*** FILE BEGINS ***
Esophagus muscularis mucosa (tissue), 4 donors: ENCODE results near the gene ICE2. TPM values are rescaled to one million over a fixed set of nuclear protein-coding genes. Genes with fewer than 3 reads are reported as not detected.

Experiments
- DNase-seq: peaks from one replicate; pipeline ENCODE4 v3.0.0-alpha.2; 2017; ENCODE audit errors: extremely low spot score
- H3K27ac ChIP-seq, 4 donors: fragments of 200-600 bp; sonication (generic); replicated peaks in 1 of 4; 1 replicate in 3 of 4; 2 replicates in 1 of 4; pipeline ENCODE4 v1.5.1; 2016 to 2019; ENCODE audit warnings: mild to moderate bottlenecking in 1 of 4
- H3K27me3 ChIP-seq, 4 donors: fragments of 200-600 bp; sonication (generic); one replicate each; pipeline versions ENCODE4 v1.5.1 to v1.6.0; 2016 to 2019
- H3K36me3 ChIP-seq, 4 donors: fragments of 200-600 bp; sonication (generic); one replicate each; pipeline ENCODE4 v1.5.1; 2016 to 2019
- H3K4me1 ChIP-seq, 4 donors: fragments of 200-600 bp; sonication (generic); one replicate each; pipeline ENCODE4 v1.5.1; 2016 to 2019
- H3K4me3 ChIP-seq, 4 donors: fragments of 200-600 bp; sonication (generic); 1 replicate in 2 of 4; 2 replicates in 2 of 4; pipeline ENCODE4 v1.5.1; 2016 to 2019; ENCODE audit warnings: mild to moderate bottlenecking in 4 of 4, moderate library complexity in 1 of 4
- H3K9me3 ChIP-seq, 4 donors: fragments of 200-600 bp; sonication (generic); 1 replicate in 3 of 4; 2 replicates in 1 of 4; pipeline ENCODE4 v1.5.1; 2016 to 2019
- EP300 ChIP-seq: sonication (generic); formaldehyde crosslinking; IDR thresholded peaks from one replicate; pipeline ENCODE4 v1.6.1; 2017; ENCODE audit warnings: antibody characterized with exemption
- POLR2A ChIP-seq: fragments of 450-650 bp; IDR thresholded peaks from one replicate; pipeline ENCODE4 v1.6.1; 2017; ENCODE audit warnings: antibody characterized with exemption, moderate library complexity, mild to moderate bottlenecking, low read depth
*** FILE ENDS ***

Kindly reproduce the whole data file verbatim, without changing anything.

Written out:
Esophagus muscularis mucosa (tissue), 4 donors: ENCODE results near the gene ICE2. TPM values are rescaled to one million over a fixed set of nuclear protein-coding genes. Genes with fewer than 3 reads are reported as not detected.

Experiments
- DNase-seq: peaks from one replicate; pipeline ENCODE4 v3.0.0-alpha.2; 2017; ENCODE audit errors: extremely low spot score
- H3K27ac ChIP-seq, 4 donors: fragments of 200-600 bp; sonication (generic); replicated peaks in 1 of 4; 1 replicate in 3 of 4; 2 replicates in 1 of 4; pipeline ENCODE4 v1.5.1; 2016 to 2019; ENCODE audit warnings: mild to moderate bottlenecking in 1 of 4
- H3K27me3 ChIP-seq, 4 donors: fragments of 200-600 bp; sonication (generic); one replicate each; pipeline versions ENCODE4 v1.5.1 to v1.6.0; 2016 to 2019
- H3K36me3 ChIP-seq, 4 donors: fragments of 200-600 bp; sonication (generic); one replicate each; pipeline ENCODE4 v1.5.1; 2016 to 2019
- H3K4me1 ChIP-seq, 4 donors: fragments of 200-600 bp; sonication (generic); one replicate each; pipeline ENCODE4 v1.5.1; 2016 to 2019
- H3K4me3 ChIP-seq, 4 donors: fragments of 200-600 bp; sonication (generic); 1 replicate in 2 of 4; 2 replicates in 2 of 4; pipeline ENCODE4 v1.5.1; 2016 to 2019; ENCODE audit warnings: mild to moderate bottlenecking in 4 of 4, moderate library complexity in 1 of 4
- H3K9me3 ChIP-seq, 4 donors: fragments of 200-600 bp; sonication (generic); 1 replicate in 3 of 4; 2 replicates in 1 of 4; pipeline ENCODE4 v1.5.1; 2016 to 2019
- EP300 ChIP-seq: sonication (generic); formaldehyde crosslinking; IDR thresholded peaks from one replicate; pipeline ENCODE4 v1.6.1; 2017; ENCODE audit warnings: antibody characterized with exemption
- POLR2A ChIP-seq: fragments of 450-650 bp; IDR thresholded peaks from one replicate; pipeline ENCODE4 v1.6.1; 2017; ENCODE audit warnings: antibody characterized with exemption, moderate library complexity, mild to moderate bottlenecking, low read depth